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Queensland Christian voters contributed to ALP’s poor election result, report finds

Vote winner: Prime Minister Scott Morrison and wife Jenny sing during an Easter Sunday service at his Horizon Church. Photo: AAP

PROFESSING Christians liked what they saw when, before the last election, Prime Minister Scott Morrison was photographed as the devout believer at prayer, right arm pointing to heaven.

In simple terms, Labor’s election review found that one of the Prime Minister’s strengths was his ability to connect with people of faith – and this helped his Coalition gain ascendancy during a campaign that many thought the ALP was sure to win. 

“Identifying as Christian was associated with a swing against Labor,” noted the ALP election campaign review, chaired by former federal minister Craig Emerson and former South Australian premier Jay Weatherill.

“The most pronounced swings were among devout, first-generation migrant Christians.”

The review found the religious freedom debate sparked by the Israel Folau controversy put Labor leader Bill Shorten on the back foot, while Mr Morrison’s public demonstration of his faith helped him connect with Christians.

“On the whole, people of faith did not desert Labor, but Labor lost some support among Christian voters – particularly devout, first-generation migrant Christians,” the review found.

The review also found the relatively high number of Christian voters in Queensland electorates contributed to the party’s poor showing in the state.

“The groups of voters who swung most strongly against Labor were self-described Christians and economically insecure, low-income voters who do not like or follow politics,” the review said.

“These voters are heavily represented in Queensland.”

The review said Labor’s decision to announce its sexual and reproductive health policy 10 weeks out from the election, which included a pledge to lower the cost of abortions, had affected the party’s standing among some Christian voters.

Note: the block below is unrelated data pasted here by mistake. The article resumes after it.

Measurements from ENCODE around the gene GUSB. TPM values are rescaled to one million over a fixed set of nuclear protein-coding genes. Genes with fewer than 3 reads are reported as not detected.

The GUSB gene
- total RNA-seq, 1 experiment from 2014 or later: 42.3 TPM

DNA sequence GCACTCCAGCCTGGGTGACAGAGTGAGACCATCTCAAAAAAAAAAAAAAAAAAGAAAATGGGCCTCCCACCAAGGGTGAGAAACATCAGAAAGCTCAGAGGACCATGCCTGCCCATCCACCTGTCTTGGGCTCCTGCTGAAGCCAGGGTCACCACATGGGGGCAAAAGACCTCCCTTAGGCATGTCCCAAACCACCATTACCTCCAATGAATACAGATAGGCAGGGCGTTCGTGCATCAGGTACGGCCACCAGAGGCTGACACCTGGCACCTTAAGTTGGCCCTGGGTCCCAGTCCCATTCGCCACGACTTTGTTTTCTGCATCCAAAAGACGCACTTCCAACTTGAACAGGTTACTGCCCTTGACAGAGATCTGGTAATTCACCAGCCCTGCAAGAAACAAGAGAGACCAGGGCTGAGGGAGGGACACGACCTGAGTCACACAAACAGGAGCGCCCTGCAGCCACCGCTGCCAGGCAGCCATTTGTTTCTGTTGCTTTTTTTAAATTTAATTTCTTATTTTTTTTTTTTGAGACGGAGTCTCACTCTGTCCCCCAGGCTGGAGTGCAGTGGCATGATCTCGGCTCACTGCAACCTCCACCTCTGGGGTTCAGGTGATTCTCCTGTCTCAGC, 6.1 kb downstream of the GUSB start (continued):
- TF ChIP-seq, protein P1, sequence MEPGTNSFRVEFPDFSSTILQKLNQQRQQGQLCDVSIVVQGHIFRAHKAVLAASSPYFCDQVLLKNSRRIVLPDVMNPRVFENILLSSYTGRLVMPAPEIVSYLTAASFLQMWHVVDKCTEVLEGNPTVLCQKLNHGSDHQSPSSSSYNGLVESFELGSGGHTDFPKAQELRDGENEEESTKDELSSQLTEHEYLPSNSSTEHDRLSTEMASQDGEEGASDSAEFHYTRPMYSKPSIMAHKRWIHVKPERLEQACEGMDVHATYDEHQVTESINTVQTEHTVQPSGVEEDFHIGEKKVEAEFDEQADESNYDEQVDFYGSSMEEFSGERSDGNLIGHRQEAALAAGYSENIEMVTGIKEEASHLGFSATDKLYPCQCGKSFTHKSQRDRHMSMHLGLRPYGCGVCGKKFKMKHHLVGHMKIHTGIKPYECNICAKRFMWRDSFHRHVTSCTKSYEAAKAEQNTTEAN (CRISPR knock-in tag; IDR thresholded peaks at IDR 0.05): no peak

“(It) enabled conservative groups to target Christian voters in marginal electorates around the country, and in traditionally safe Labor seats in western Sydney,” the review found.

It said the party “would be wise to reconnect with people of faith on social justice issues and emphasise its historic links with mainstream churches”.

The campaign review cited Australian National University professor Ben Phillips, who found areas with a high proportion of Christians swung away from the ALP, while voters with university degrees or earning more than $100,000 swung towards Labor.

It said Mr Shorten’s call for Mr Morrison to condemn Mr Folau’s remarks – that gay people went to hell – left him “defending criticism he was seeking to embarrass Morrison because of his religion”.

Overall, the Labor review found the party’s election campaign did not adapt to Mr Morrison’s challenge of framing the election as a choice between himself and Bill Shorten.

“Bill Shorten’s unpopularity contributed to the election loss,” the review said.

Other factors were considered including that “the large size and targeted nature of Clive Palmer’s campaign had a significant negative effect on Bill Shorten’s popularity and on Labor’s primary vote”, while “the preferences from Pauline Hanson’s One Nation Party assisted the Coalition in winning the Queensland marginal seat of Longman and the Tasmanian marginal seat of Braddon”.

The review even has a word or two about politics and environmental responsibility.

“A modern Labor Party cannot neglect human-induced climate change,” the review said.

“To do so would be environmentally irresponsible and a clear electoral liability.

“Labor needs to increase public awareness of the costs of inaction on climate change, respect the role of workers in fossil fuel industries and support job opportunities in emissions-reducing industries while taking the pressure off electricity prices.”

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